So to sum up, I am pretty impressed with this distribution. I tweaked the desktop some from the default (see screenshots below). This post is actually being written from this box using Writer 2.2. Most folks would be installing this distro as a desktop system obtaining its IP from DHCP, so there would be no need to go through the reboot of the live CD like I did. This distro’s goal is to be a Windows replacement, so the average user would also not likely notice the absence of the nslookup, but I still feel it should be there by default, as it is in Windows, Mac OS, and other Linux distros – just in case you get that call from your friend or relative saying they can’t get to the internet.



Fun Information Technology

IT at Hogwarts: And We Thought We Had It Tough


In celebration of a new Harry Potter book and movie…

(Published in Network World, 23 July 2007)

To: Albus Dumbledore, Headmaster

Re: My resignation


I regret that I must resign my position, effective two weeks ago, at least.

It is simply impossible under these conditions to create a modern, integrated, flexible IT architecture aligned with the school’s educational mission and objectives.

Deployment of the OC-3 fiber backbone met insuperable difficulties, as you know, when the cabling crew was attacked repeatedly by Dementors. Cabling staff rarely are effervescent people in the best of times, and having their life force sucked through their faces by cloaked, shadowy horrors as they lay paralyzed in icy terror is a serious de-motivator.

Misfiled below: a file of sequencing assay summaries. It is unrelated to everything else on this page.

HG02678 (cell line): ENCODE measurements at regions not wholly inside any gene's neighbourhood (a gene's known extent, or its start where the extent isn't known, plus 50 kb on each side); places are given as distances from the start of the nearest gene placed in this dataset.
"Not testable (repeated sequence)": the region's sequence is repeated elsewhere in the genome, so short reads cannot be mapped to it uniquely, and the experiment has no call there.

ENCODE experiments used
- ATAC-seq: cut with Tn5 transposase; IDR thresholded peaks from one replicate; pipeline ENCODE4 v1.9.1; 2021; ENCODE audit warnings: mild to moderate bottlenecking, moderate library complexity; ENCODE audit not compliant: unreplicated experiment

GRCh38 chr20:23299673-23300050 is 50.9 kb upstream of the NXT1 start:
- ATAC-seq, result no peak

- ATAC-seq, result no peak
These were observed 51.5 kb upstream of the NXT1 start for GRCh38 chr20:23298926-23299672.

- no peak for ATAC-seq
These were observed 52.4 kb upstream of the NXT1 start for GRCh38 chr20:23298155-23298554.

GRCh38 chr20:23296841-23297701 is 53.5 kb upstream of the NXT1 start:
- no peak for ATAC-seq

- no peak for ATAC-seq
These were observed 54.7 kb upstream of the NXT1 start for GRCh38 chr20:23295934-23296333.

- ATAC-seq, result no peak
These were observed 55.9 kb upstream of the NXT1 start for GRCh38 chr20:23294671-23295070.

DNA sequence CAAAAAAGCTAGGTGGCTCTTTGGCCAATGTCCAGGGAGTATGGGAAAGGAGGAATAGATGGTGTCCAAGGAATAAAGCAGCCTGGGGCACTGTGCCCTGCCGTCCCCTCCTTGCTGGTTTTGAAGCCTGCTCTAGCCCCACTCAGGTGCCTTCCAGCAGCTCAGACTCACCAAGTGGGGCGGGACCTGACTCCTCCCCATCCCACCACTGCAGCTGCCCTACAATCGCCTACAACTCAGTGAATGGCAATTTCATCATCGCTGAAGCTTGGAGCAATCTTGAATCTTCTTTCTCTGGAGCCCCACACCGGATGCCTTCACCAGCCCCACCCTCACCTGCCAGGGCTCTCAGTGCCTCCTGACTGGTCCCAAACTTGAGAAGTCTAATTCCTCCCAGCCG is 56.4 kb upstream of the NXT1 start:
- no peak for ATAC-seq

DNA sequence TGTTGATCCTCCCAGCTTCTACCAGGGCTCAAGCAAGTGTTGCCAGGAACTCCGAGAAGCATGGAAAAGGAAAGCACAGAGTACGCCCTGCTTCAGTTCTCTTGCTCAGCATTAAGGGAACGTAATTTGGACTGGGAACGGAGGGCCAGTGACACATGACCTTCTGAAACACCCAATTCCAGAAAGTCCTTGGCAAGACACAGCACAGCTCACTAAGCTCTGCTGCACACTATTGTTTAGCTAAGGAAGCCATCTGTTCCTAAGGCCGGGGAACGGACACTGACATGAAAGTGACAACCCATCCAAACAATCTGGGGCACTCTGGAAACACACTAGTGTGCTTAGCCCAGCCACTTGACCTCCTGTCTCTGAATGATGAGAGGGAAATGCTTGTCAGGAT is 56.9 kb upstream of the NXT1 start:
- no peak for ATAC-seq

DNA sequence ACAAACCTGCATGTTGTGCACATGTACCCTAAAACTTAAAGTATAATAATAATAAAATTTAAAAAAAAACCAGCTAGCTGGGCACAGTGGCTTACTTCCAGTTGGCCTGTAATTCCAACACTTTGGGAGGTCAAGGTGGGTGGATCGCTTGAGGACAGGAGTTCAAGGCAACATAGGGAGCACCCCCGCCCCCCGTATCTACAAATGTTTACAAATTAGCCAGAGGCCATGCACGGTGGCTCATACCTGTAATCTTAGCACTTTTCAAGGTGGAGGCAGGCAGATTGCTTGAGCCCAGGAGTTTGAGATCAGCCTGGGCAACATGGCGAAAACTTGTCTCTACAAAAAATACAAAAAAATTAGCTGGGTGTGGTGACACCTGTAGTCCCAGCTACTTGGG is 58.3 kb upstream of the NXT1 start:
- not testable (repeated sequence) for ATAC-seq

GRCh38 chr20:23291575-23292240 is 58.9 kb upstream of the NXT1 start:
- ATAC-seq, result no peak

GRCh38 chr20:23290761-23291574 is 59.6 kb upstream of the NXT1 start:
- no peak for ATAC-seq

I may say that your presumably jocular suggestion that the Cisco Certified Network Professional training be modified to include instruction in casting the Patronus Charm was not well received.

As you know, it was considered impractical to deploy CAT5 cable in most areas because of the prevalence of solid granite walls, floors and ceilings and your adamant refusal to consider installing drop-down ceilings – not to mention the difficulties imposed by randomly moving staircases.

But attempts to deploy a wireless LAN have been frustrated by first-form students removing the antennas from the access points, in the conviction that these make superior wands. A conviction that proved immune to a very rigorous, indeed educational, outreach program by the school’s able caretaker, Argus Filch.

Of course, this obstacle was dwarfed by the so-called magical-interference problem. Reluctantly, at your request, I did raise this issue in a series of phone calls with Cisco Technical Support.